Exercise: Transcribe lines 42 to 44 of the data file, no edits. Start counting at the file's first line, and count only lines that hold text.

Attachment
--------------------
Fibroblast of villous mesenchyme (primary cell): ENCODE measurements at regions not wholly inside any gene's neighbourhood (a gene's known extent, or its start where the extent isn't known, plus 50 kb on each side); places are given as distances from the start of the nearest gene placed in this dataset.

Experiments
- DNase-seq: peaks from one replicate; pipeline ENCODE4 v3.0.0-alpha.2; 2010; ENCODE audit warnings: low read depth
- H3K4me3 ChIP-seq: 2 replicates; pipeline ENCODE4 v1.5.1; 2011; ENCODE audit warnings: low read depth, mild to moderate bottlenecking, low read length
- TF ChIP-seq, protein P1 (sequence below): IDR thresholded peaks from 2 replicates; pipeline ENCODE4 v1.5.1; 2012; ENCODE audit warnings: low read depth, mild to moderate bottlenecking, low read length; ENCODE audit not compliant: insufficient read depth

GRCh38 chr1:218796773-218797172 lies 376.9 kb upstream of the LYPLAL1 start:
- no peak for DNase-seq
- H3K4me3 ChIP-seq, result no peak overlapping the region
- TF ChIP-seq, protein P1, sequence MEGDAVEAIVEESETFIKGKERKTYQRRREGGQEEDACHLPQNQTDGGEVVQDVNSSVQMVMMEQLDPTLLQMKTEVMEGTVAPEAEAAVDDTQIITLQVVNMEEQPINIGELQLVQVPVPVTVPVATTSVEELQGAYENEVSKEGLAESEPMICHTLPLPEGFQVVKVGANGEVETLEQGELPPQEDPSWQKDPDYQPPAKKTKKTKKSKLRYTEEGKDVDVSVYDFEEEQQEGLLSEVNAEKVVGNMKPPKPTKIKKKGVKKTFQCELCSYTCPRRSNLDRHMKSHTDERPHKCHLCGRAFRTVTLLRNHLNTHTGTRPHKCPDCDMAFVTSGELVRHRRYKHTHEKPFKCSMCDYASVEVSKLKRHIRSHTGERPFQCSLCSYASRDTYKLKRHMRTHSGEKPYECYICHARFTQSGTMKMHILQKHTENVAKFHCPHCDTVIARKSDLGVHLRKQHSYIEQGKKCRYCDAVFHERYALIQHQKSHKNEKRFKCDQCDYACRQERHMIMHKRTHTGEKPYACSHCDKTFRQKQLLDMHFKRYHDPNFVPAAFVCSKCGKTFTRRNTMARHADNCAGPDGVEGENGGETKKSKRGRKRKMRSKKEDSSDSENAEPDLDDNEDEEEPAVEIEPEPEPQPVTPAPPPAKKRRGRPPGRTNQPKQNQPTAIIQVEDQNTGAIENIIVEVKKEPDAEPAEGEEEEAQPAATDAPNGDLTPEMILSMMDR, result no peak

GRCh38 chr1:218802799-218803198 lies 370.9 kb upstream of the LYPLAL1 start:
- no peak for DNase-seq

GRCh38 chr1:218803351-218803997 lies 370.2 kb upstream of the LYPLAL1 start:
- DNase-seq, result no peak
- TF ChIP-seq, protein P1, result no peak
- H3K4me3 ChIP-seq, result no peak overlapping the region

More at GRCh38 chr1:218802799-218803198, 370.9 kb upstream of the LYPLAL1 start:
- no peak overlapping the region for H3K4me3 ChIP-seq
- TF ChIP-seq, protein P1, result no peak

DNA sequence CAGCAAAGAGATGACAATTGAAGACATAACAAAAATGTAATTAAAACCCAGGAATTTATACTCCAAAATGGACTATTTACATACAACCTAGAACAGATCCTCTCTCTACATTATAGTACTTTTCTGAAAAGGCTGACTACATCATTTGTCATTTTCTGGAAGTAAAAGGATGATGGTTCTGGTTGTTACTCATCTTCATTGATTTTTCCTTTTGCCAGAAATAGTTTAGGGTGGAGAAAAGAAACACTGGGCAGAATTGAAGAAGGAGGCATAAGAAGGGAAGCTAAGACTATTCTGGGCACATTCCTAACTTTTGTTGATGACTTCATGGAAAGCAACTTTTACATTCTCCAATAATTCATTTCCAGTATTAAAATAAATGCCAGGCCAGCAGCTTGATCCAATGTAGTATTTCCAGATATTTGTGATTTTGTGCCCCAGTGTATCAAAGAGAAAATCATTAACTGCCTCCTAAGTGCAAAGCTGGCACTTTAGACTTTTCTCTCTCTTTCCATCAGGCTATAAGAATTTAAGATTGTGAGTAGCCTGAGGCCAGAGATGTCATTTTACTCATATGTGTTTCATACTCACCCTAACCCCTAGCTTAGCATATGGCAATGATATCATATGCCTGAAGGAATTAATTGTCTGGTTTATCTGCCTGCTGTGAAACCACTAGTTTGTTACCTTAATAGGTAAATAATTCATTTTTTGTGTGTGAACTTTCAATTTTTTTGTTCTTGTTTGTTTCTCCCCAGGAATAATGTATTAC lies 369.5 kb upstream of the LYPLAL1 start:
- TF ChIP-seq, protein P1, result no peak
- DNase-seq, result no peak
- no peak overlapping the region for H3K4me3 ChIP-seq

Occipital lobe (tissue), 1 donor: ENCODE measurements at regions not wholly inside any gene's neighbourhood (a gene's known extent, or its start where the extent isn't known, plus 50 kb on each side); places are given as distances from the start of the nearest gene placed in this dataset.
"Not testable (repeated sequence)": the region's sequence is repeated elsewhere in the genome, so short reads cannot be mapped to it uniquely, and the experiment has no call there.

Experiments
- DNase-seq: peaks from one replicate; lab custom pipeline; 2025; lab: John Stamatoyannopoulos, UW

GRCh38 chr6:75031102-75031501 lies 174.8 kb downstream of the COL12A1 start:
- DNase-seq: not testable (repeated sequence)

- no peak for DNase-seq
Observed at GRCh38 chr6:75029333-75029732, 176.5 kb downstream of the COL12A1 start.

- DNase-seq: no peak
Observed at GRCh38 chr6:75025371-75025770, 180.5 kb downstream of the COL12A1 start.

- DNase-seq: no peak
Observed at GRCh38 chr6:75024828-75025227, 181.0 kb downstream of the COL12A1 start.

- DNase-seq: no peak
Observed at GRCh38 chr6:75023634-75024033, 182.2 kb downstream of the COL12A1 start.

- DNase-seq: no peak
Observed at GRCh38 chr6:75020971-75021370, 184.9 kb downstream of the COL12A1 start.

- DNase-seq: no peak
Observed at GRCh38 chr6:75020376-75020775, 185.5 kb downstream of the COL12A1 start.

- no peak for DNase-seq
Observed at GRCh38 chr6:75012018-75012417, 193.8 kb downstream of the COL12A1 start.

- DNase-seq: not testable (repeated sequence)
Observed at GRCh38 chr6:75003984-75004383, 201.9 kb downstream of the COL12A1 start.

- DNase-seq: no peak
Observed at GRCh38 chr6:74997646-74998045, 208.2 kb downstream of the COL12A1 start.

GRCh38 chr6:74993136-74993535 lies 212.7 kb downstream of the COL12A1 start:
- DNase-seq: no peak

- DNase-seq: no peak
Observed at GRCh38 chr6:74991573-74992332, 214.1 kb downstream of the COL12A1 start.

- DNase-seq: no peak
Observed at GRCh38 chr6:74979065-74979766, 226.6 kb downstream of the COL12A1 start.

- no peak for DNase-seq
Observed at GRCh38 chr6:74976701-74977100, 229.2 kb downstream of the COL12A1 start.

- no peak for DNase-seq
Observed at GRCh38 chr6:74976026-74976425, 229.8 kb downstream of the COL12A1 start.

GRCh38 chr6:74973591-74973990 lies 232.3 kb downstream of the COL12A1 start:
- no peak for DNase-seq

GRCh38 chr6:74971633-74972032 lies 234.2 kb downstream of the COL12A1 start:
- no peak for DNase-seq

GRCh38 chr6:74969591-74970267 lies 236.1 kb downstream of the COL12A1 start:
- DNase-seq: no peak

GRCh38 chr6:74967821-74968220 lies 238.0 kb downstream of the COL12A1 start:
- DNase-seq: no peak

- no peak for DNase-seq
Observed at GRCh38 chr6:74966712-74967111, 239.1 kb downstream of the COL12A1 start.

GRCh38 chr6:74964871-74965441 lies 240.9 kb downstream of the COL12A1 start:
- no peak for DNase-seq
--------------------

Observed at GRCh38 chr6:75012018-75012417, 193.8 kb downstream of the COL12A1 start.

- DNase-seq: not testable (repeated sequence)
Observed at GRCh38 chr6:75003984-75004383, 201.9 kb downstream of the COL12A1 start.